“SABA North America is committed to diversity, equity, and inclusion in the entire legal profession in North America,” said Samir Mehta, President of SABA North America. “We are committed to seeing this diversity reflected through lawyers of all backgrounds and identities. In Florida, there is only one Asian Pacific American on the federal bench in the entire state and such jurists represent less than one percent of state court judges there. This level of underrepresentation is unacceptable and we look forward to seeing more judges from all marginalized and historically underrepresented backgrounds added, including Asian American and South Asian American judges. In the arena of continuing legal education, we hope that the Florida Supreme Court will recognize that inclusion of different viewpoints will serve as an inspiration for the entire bar. We also hope this will prove that historically underrepresented or marginalized communities are not only welcome, but have much to contribute to our common goal of advancing justice.”
With the stated goals to eliminate bias, increase diversity, and implement efforts aimed at recruiting and retaining diverse attorneys, the Business Law Section (BLS) of the Florida Bar set forth a policy preference whereby the BLS would only sponsor, co-sponsor, or seek accreditation for any CLE program that had minimum numbers of diverse panelists, although the policy also had built in flexibility allowing for exemptions in the event that, after a diligent search, diverse panelists could not participate. In April, on its motion, the Florida Supreme Court struck down this policy characterizing it as “tainted by…discrimination,” and analogizing it to university admissions cases where the Supreme Court of the United States prohibited quotas based on race, even though the policy does not exclude or foreclose the participation of any panelist on a CLE program based on race, gender, sexual orientation, disability or any other characteristic. The Florida Supreme Court then re-wrote the Florida Bar rules to prohibit the approval of any CLE programs that use quotas based on race, ethnicity, gender, religion, national origin, disability or sexual orientation of course faculty or participants. The ruling means that licensed Floridian attorneys would be banned from receiving CLE credit for attending an ABA-sponsored CLE program, as the ABA has a similar diversity policy.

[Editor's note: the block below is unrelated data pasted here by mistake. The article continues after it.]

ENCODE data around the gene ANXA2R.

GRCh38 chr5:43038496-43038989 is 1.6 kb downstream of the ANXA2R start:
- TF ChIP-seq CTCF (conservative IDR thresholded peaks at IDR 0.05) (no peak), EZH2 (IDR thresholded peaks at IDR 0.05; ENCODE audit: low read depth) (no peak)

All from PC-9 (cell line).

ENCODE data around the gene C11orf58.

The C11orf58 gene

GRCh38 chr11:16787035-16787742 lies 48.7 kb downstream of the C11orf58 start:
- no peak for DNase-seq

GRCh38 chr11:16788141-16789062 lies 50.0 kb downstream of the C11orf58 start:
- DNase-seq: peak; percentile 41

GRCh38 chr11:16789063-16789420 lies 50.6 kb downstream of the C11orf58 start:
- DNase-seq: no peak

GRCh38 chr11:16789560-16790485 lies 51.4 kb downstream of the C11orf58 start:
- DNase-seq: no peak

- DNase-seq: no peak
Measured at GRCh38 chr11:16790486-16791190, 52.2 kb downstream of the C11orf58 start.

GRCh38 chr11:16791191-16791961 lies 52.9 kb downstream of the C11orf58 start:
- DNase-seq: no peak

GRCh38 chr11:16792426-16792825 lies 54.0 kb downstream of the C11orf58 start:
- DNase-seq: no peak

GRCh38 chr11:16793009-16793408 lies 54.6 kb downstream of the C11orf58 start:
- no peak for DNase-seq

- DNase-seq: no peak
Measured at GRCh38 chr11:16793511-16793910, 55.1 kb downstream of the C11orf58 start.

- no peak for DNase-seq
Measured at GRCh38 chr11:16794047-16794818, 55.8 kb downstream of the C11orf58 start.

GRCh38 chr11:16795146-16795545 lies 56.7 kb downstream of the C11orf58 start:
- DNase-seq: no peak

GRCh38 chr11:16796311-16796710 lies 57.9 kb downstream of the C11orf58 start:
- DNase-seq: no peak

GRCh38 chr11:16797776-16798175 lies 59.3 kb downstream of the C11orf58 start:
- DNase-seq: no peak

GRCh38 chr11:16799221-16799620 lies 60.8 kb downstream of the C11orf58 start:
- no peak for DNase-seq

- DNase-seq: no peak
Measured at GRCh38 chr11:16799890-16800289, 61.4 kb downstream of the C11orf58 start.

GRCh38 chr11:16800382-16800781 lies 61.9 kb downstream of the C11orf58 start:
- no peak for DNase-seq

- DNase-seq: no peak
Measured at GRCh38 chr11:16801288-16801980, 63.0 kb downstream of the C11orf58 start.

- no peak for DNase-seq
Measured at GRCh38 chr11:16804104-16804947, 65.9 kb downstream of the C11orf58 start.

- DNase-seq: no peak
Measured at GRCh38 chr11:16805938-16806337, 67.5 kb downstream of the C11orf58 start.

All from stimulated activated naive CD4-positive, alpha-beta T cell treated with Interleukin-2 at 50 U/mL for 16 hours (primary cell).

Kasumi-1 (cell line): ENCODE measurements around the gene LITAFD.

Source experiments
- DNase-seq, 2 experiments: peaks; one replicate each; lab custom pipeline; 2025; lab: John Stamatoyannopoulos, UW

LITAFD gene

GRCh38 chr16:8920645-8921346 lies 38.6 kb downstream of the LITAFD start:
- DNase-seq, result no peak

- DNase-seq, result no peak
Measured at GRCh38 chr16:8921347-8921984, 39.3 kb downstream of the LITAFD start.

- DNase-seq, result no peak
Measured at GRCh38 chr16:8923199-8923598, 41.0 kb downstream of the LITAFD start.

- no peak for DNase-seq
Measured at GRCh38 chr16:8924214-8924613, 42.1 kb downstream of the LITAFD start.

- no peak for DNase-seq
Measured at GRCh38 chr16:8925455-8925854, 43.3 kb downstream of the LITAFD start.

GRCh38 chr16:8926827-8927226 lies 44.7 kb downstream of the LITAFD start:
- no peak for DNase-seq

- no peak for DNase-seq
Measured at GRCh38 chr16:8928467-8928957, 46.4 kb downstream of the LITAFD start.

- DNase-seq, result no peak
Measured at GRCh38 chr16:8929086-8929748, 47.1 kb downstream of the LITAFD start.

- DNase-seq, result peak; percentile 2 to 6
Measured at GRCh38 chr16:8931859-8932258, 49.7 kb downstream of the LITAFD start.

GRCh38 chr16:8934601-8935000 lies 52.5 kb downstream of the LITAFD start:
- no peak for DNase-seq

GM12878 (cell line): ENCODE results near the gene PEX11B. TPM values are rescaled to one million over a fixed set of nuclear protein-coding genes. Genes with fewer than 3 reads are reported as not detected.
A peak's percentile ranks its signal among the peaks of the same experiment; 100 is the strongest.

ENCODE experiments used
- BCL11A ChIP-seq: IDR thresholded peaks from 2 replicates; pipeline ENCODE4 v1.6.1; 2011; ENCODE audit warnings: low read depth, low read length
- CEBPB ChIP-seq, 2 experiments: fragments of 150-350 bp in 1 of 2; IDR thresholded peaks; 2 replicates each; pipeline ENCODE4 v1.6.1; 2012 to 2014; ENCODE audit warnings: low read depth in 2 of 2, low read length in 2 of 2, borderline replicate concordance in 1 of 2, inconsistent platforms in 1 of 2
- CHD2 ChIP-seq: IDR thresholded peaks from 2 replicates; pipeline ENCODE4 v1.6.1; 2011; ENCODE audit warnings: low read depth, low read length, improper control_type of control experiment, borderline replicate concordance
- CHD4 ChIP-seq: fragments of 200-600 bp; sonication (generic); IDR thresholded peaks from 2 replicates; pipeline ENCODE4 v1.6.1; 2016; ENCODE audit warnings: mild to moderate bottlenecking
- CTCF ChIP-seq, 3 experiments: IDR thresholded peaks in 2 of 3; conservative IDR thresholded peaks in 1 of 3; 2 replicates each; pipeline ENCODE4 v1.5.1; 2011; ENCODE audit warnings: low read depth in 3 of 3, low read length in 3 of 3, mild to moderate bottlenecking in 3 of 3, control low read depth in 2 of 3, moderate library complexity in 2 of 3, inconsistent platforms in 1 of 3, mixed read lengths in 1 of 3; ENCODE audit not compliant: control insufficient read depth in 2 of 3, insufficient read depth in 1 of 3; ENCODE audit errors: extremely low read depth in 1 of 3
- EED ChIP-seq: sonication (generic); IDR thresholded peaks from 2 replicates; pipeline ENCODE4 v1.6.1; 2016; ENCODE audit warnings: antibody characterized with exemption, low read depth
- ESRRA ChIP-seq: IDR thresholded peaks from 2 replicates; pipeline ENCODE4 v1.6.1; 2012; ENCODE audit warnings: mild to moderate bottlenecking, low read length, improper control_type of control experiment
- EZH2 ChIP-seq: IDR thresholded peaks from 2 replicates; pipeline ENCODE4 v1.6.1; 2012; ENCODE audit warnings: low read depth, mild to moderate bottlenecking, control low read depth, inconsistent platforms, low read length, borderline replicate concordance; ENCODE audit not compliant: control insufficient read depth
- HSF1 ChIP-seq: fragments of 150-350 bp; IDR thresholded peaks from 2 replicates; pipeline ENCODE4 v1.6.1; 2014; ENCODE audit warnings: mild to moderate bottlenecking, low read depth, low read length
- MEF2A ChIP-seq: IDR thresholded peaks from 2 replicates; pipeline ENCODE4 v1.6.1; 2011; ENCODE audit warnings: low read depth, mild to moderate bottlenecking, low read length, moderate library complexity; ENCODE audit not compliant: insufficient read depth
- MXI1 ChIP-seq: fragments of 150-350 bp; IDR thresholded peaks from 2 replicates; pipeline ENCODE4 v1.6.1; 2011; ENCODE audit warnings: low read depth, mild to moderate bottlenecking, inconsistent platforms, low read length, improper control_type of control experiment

The Coalition of Bar Associations of Color (CBAC) was established in 1992 and is comprised of the Hispanic National Bar Association (HNBA), the National Asian Pacific American Bar Association (NAPABA), the National Bar Association (NBA), and the National Native American Bar Association (NNABA). The HNBA is an incorporated, nonprofit, nonpartisan, national membership organization that represents the interests of more than 67,000 Hispanic legal professionals and as well as the close to 13 percent of law students enrolled in ABA accredited law schools in the United States and its territories. We are committed to advocacy on issues of importance to the 61 million people of Hispanic heritage living in the U.S. From the days of its founding three decades ago, the HNBA has acted as a force for positive change within the legal profession. It does so by encouraging Hispanic students to choose a career in the law and by prompting their advancement within the profession once they graduate and start practicing. Through a combination of issue advocacy, programmatic activities, networking events and educational conferences, the HNBA has helped generations of lawyers succeed. For more information about HNBA, visit www.hnba.com.
The National Asian Pacific American Bar Association (NAPABA) represents the interests of over 60,000 legal professionals and nearly 90 national, state, and local Asian Pacific American bar associations. NAPABA is a leader in addressing civil rights issues confronting Asian Pacific American communities. Through its national network, NAPABA provides a strong voice for increased diversity of the federal and state judiciaries, advocates for equal opportunity in the workplace, works to eliminate hate crimes and anti-immigrant sentiment, and promotes the professional development of people of color in the legal profession. For additional information about NAPABA, visit www.napaba.org.